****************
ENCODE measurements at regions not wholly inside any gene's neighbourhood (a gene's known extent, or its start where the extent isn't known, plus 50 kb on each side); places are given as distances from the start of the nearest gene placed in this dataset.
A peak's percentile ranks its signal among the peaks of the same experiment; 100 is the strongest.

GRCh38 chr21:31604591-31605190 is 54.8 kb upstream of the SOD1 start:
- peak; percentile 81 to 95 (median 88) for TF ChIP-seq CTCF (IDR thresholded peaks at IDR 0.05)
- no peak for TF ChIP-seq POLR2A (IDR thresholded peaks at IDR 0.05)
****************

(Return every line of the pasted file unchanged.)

ENCODE measurements at regions not wholly inside any gene's neighbourhood (a gene's known extent, or its start where the extent isn't known, plus 50 kb on each side); places are given as distances from the start of the nearest gene placed in this dataset.
A peak's percentile ranks its signal among the peaks of the same experiment; 100 is the strongest.

GRCh38 chr21:31604591-31605190 is 54.8 kb upstream of the SOD1 start:
- peak; percentile 81 to 95 (median 88) for TF ChIP-seq CTCF (IDR thresholded peaks at IDR 0.05)
- no peak for TF ChIP-seq POLR2A (IDR thresholded peaks at IDR 0.05)